The evaluated results tabulated in [Table 1] show the periodontal cases with the control and amoxicillin groups. In the control group, 17 out of 40 samples showed bacterial growth [Figure 7], Streptococcus viridans in blood agar [Figure 8] along with Staphylococcus epidermidis [Figure 9] in the T2 and T3 blood samples. Twenty-three out of forty samples did not show any growth. In the amoxicillin group, none of the samples showed growth.
Table 1: Bacterial growth and preoperative pus in periodontal group

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Figure 7: Samples showing bacterial growth

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Figure 8: Streptococcus viridans in blood agar culture medium

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Figure 9: Culture showing growth of Staphylococcus epidermidis

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[Table 2] shows the periapical cases with the control and amoxicillin groups. In the control group, 14 out of 40 samples showed growth of S. viridans in blood agar and Staphylococcus aureus in brain–heart agar medium [Figure 10] in T2 and T3 blood samples. Twenty-six out of forty samples did not show any growth. In the amoxicillin group, none of the other samples showed any growth. The presence of bacteremia in the above described groups is illustrated in [Graph 1].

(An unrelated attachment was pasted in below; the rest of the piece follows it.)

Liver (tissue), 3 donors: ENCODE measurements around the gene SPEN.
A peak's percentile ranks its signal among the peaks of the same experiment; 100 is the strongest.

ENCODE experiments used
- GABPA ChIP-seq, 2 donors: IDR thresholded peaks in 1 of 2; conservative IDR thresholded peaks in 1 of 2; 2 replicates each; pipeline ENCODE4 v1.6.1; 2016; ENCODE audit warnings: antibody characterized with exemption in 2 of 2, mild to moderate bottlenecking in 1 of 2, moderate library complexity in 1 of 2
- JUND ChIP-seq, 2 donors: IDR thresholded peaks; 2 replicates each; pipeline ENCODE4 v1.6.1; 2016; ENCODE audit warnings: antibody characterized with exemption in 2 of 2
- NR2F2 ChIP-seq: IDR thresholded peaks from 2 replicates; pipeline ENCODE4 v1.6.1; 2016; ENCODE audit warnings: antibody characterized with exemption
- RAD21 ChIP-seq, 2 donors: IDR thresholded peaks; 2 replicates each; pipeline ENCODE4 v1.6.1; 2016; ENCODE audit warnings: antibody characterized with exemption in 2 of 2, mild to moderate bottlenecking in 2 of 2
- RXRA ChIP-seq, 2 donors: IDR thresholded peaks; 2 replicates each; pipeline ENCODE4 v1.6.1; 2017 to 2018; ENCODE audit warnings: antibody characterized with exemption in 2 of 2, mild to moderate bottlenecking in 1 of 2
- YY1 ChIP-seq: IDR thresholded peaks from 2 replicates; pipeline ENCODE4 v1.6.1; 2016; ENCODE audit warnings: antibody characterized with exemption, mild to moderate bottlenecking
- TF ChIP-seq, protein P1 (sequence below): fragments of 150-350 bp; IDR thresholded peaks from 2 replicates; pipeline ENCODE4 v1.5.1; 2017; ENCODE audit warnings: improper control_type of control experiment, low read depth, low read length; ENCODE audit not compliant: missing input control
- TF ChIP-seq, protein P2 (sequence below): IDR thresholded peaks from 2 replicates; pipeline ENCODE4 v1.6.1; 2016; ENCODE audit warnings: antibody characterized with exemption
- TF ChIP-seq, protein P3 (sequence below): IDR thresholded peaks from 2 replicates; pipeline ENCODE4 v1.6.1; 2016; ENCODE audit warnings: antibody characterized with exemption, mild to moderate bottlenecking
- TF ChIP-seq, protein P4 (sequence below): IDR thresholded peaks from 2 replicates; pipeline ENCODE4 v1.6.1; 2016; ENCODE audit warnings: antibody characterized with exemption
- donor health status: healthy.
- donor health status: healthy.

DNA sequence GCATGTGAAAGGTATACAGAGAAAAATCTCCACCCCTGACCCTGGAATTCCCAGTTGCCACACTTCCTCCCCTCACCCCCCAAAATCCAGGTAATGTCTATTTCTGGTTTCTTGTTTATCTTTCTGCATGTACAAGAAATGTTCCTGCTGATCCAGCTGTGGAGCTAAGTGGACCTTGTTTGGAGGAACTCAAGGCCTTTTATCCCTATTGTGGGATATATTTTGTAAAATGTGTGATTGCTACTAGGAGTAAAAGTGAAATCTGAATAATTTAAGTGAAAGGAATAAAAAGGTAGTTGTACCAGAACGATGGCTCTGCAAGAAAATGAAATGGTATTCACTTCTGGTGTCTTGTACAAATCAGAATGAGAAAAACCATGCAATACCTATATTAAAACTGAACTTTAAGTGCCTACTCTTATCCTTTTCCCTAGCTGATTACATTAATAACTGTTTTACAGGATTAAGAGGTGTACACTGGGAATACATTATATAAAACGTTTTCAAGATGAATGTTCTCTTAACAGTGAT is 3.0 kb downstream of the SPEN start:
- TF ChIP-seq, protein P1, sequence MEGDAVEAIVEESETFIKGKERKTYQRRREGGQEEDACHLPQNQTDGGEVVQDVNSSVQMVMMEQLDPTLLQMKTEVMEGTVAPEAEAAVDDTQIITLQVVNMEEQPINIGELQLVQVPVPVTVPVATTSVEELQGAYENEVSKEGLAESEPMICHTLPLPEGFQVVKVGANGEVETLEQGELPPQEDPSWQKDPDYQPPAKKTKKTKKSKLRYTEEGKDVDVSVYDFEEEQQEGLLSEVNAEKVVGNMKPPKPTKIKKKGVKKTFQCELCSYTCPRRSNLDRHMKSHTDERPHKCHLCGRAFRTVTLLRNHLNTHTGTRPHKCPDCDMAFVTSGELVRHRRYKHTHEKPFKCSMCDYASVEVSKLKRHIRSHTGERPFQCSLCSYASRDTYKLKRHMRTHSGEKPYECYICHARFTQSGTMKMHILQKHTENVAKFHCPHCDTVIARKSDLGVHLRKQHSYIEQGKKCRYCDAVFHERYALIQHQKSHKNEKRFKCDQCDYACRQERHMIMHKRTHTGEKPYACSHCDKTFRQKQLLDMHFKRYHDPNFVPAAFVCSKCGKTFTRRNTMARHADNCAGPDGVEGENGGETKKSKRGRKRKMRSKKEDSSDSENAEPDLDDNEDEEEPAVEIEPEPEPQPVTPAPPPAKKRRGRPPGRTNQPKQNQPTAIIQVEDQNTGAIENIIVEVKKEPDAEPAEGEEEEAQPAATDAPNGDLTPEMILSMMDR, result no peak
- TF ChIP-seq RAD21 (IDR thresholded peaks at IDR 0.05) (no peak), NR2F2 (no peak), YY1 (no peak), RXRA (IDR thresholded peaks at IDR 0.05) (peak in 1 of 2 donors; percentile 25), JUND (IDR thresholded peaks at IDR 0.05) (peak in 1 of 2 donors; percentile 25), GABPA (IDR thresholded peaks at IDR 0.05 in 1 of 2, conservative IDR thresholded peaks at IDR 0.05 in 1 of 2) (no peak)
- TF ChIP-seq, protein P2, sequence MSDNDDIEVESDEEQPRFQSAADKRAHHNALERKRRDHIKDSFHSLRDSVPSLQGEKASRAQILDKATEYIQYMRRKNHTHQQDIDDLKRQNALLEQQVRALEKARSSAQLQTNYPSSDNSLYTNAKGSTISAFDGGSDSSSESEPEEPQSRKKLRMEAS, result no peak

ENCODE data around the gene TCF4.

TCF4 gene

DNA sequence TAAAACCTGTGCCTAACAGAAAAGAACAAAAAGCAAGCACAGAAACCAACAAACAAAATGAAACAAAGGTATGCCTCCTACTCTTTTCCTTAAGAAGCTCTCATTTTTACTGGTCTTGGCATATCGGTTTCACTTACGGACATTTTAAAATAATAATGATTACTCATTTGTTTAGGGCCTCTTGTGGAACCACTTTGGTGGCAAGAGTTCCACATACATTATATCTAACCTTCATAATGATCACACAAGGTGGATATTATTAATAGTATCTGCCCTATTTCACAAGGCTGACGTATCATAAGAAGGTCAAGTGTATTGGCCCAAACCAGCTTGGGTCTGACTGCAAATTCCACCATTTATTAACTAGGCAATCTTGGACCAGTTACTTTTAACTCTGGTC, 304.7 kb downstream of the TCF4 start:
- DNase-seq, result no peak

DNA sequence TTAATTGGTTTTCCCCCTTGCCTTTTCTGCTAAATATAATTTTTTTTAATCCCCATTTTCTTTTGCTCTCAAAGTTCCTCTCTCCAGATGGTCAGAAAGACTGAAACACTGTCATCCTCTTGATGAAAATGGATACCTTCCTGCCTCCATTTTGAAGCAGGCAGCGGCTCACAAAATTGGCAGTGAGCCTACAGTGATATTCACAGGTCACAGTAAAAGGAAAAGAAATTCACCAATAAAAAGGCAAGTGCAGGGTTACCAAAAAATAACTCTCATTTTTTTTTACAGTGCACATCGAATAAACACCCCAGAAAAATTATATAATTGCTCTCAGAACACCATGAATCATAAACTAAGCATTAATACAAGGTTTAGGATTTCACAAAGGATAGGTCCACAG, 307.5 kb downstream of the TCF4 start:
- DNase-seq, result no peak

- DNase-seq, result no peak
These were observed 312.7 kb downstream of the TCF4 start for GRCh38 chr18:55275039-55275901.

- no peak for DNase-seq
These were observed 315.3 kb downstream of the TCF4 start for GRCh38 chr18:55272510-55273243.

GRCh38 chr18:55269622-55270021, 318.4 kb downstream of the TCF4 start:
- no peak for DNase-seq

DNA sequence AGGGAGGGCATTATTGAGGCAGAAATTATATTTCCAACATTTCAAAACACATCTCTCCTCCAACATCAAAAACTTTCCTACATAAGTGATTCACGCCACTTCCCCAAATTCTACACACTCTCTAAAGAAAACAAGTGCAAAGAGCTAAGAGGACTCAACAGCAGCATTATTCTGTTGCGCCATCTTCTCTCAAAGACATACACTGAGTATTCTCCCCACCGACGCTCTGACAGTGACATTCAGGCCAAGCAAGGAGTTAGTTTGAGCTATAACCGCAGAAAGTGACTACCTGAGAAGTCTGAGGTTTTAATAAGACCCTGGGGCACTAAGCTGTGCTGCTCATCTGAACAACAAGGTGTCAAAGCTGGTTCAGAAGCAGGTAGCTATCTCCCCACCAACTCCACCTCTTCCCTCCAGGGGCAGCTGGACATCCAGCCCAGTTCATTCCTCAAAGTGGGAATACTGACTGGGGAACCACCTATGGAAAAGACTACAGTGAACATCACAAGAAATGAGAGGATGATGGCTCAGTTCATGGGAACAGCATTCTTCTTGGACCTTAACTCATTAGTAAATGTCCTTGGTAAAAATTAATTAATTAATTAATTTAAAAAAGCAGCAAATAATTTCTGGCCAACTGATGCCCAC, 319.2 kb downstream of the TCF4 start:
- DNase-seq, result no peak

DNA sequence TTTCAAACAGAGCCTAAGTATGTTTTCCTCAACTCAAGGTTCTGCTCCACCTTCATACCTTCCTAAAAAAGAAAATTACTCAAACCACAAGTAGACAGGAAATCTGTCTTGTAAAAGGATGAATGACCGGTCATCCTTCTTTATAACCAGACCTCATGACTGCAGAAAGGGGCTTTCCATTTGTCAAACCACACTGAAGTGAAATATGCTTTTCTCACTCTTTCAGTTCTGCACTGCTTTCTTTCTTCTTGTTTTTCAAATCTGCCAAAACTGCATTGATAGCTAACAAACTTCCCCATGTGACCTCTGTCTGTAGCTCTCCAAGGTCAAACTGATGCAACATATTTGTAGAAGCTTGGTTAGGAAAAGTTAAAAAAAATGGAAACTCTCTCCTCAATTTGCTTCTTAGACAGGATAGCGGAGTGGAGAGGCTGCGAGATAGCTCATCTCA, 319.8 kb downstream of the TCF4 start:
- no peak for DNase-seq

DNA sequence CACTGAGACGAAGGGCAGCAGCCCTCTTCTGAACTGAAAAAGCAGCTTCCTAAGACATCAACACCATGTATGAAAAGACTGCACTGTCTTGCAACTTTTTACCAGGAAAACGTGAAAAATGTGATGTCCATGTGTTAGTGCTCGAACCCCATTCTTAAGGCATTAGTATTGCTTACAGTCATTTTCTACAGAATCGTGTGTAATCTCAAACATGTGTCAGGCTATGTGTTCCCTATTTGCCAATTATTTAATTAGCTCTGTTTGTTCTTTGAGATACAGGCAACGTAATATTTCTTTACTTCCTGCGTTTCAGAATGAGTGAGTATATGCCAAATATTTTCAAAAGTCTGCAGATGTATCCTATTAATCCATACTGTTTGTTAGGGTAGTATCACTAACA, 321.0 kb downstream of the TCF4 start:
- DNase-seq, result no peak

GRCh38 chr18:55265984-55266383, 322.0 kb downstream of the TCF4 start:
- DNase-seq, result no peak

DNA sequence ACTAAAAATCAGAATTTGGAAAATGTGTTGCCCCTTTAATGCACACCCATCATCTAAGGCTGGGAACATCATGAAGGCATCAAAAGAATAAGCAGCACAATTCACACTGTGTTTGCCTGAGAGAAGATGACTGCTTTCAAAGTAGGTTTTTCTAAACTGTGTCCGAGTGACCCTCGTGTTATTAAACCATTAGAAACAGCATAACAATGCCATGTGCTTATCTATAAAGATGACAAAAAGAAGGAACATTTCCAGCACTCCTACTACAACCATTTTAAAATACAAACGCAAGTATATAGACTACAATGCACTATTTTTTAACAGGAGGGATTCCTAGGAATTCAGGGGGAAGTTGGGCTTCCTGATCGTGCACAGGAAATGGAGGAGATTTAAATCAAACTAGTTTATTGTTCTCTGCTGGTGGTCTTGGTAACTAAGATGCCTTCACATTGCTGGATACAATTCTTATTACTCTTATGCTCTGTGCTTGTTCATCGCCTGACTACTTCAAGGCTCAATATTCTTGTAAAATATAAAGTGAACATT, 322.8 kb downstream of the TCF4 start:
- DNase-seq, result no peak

Table 2: Bacterial growth and preoperative pus in periapical group

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Figure 10: Staphylococcus aureus in brain–heart agar medium

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Among the periodontal group, the control group had preoperative pus present in 16 samples, of which 9 had bacteremia, as shown in [Table 3]. In the periodontal amoxicillin group, 16 samples had preoperative pus, but none of the samples showed growth after incubation. In the periapical group, the control group had preoperative pus present in eight samples, of which four had bacteremia [Table 3]. In the periapical amoxicillin group six samples had preoperative pus, none of the samples showed growth.
Table 3: Preoperative pus and bacteremia